Waiting for the Day of the Lord
by Ted Schroder
David Germain of Associated Press, (Florida Times-Union, November 16, 2009) writes, “It’s the end of the world as we know it, and Hollywood feels fine. Global warming, wars in Iraq and Afghanistan, continuing terrorist threats and the economic meltdown have people in a gloomy, even end-of-days frame of mind. Filmmakers are tapping into worries about humanity’s future with apocalyptic sagas such as ‘2012,’ ‘The Road’ and ‘The Book of Eli,’ along with documentaries about environmental or economic doom.
End-of-the-world stories have been a cinema subgenre since the early Cold War days with such nuclear-war movies as ‘On the Beach,’ ‘Fail-Safe’ and ‘Dr. Strangelove.’ The advent of environmentalism and overpopulation concerns resulted in another wave of films depicting bleak futures.
‘We always need a boogey-man, we always need the end of the world,’ said Terry Gilliam, whose films include 1995’s ‘Twelve Monkeys,’ about a world where plague has wiped out most of humanity. ‘I think it’s the problem of being in a Christian society. It’s based on it. If you don’t have the end of the world, you don’t get heaven and eternity.’”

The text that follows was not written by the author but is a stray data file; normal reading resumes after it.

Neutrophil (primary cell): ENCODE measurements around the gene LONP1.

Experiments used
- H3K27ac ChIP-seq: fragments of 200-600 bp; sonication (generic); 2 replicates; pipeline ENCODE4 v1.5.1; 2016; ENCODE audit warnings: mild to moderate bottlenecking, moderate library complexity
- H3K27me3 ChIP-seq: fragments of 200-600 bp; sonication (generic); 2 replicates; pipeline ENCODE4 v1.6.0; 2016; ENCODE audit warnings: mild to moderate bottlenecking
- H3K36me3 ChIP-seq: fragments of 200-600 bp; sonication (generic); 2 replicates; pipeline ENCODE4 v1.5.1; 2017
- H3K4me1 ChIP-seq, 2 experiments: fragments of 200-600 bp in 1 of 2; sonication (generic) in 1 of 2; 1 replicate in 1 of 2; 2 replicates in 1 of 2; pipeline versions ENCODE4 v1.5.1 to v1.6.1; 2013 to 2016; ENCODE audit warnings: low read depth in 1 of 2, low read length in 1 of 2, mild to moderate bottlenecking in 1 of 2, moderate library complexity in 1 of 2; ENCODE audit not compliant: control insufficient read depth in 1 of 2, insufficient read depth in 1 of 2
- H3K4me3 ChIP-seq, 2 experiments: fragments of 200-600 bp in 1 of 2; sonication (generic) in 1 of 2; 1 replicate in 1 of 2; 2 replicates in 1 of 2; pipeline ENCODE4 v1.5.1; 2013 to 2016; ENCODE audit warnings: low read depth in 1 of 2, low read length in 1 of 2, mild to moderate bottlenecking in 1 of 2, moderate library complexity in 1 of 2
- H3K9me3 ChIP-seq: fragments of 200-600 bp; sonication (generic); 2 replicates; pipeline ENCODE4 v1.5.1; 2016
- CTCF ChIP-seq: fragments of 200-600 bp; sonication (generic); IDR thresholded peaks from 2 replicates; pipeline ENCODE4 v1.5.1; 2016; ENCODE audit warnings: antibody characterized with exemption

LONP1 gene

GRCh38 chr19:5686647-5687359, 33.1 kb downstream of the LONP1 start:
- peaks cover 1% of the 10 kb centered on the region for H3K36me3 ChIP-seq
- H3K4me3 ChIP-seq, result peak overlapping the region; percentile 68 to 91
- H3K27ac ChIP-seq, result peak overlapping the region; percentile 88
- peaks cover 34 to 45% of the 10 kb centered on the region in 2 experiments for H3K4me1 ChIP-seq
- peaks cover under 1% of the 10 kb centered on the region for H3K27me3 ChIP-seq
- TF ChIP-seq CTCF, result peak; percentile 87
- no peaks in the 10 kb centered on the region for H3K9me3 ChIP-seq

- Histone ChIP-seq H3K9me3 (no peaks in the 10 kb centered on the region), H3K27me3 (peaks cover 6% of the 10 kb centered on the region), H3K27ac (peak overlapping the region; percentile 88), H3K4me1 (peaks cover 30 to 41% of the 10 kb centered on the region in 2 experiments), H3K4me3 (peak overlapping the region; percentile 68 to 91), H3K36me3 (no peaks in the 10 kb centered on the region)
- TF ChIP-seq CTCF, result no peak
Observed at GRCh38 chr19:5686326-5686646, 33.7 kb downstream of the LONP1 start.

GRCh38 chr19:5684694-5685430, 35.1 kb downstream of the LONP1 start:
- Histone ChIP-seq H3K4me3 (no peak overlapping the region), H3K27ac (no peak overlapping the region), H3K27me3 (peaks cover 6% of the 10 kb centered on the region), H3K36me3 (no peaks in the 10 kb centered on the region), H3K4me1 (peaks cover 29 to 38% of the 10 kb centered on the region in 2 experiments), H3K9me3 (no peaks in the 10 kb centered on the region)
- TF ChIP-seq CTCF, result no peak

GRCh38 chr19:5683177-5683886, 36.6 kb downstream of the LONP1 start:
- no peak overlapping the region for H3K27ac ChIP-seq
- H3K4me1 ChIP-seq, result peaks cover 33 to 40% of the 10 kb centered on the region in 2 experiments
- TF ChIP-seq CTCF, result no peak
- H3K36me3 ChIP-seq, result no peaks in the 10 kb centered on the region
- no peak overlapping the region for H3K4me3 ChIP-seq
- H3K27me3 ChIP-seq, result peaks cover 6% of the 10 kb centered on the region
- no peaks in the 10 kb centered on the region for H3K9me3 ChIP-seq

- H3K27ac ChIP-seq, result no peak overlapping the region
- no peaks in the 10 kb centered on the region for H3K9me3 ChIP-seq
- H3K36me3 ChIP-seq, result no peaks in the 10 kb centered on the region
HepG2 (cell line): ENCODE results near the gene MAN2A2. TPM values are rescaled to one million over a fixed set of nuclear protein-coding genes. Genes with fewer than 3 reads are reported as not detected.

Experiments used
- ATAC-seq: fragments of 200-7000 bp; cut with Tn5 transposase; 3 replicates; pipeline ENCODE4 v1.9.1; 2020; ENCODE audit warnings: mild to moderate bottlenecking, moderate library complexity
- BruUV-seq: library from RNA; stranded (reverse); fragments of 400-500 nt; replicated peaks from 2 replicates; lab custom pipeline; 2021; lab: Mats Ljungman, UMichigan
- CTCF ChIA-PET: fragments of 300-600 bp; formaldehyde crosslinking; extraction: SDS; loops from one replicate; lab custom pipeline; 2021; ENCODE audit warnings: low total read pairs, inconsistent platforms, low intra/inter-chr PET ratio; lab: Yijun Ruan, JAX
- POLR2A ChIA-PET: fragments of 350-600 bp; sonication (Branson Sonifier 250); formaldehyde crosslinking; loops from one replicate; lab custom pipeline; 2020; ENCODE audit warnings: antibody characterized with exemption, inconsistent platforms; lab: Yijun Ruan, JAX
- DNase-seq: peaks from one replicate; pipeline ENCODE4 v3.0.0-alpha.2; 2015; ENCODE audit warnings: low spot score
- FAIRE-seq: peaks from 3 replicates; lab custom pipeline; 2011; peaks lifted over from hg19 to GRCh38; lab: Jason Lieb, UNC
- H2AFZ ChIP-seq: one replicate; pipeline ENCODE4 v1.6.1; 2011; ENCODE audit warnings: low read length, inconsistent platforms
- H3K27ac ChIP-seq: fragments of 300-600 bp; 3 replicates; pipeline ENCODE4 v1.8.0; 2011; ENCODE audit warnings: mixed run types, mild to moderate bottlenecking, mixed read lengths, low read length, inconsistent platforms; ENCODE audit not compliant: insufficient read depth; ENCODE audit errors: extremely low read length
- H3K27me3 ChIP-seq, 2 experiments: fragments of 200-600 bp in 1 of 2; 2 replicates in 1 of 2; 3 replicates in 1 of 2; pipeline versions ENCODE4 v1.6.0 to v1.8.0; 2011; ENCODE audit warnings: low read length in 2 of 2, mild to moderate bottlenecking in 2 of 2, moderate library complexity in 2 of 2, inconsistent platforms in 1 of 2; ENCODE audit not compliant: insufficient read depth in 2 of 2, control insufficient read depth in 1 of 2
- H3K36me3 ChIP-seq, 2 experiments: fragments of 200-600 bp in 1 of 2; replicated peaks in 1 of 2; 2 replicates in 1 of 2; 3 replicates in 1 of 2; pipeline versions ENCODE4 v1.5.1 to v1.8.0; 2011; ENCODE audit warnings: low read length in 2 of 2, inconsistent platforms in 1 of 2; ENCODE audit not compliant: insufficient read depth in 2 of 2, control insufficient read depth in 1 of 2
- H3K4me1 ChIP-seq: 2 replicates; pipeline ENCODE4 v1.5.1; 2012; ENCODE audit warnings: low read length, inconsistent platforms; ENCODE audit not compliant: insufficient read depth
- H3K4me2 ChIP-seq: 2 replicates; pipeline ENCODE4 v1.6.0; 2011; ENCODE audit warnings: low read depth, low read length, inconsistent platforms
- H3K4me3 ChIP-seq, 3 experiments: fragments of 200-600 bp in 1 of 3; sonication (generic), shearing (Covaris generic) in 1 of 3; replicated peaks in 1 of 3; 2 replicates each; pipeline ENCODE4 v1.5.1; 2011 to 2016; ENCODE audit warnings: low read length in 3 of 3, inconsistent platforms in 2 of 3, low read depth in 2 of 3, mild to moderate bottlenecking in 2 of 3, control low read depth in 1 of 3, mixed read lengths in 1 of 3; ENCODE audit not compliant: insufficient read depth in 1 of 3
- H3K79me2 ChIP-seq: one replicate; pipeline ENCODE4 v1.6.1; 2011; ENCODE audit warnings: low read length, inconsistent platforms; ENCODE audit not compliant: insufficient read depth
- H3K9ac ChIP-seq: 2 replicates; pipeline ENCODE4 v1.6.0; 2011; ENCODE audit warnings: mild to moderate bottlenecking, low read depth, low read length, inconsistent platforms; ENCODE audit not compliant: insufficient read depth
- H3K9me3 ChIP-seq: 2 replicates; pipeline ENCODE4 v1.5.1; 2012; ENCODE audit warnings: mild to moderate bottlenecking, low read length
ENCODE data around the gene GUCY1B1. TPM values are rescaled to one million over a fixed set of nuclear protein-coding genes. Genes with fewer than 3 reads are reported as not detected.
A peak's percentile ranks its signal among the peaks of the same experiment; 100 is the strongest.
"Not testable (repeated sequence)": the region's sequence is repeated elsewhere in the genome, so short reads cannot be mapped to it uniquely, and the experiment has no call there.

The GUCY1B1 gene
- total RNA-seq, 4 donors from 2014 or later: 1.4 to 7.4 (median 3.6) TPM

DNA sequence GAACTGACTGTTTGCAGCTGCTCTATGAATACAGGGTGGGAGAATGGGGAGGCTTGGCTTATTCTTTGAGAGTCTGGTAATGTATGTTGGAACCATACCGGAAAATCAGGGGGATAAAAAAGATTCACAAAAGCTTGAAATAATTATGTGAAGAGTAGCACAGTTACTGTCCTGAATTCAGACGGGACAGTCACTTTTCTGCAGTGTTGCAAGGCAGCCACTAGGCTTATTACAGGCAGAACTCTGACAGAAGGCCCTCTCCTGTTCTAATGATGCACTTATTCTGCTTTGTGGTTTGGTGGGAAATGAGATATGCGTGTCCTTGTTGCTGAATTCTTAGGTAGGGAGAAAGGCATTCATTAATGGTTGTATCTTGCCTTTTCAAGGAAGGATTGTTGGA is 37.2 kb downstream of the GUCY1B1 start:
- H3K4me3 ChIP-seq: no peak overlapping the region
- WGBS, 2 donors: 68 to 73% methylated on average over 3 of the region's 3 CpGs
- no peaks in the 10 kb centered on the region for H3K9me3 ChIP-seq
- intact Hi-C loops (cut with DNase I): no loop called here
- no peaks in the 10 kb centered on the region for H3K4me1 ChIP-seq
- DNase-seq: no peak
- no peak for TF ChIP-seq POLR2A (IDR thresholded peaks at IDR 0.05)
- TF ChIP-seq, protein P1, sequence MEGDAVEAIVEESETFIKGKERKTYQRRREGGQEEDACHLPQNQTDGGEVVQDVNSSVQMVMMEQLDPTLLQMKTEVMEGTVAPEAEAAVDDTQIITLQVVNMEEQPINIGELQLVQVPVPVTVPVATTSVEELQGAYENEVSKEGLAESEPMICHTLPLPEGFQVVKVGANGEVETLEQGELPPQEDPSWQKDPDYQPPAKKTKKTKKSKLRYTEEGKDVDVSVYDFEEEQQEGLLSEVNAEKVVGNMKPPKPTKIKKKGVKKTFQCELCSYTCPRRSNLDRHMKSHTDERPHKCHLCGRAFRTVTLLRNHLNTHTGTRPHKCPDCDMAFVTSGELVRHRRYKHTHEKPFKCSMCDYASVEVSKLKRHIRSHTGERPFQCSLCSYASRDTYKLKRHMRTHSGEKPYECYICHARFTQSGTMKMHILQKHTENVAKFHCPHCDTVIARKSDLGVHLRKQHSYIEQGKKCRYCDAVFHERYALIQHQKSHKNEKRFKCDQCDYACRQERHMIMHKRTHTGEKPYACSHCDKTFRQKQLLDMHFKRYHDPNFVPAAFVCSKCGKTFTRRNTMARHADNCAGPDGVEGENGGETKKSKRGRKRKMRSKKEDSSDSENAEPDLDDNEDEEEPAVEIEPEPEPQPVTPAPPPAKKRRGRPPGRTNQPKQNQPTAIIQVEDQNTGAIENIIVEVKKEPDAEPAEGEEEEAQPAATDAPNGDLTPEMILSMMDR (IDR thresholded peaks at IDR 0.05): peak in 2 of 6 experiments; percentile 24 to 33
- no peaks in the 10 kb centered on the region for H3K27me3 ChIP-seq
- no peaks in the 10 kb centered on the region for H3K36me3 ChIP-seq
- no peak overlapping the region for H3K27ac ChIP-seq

What does the future hold? What are we waiting for? It all depends who you listen to. There are false prophets as well as true prophets. “Dear friends, do not believe every spirit, but test the spirits to see whether they are from God, because many false prophets have gone out into the world.” (1 John 4:1) The false prophet calls us to worship false gods, by confusing our proper priorities, and leading us to turn from the way of the Lord. (Deuteronomy 13:1-5) The Biblical prophets guided the people of their time, and prepared them for the future. Their prophecies also looked forward to the future, called the day of the Lord, which was partially fulfilled in the coming of Jesus, and which also speaks to his second coming.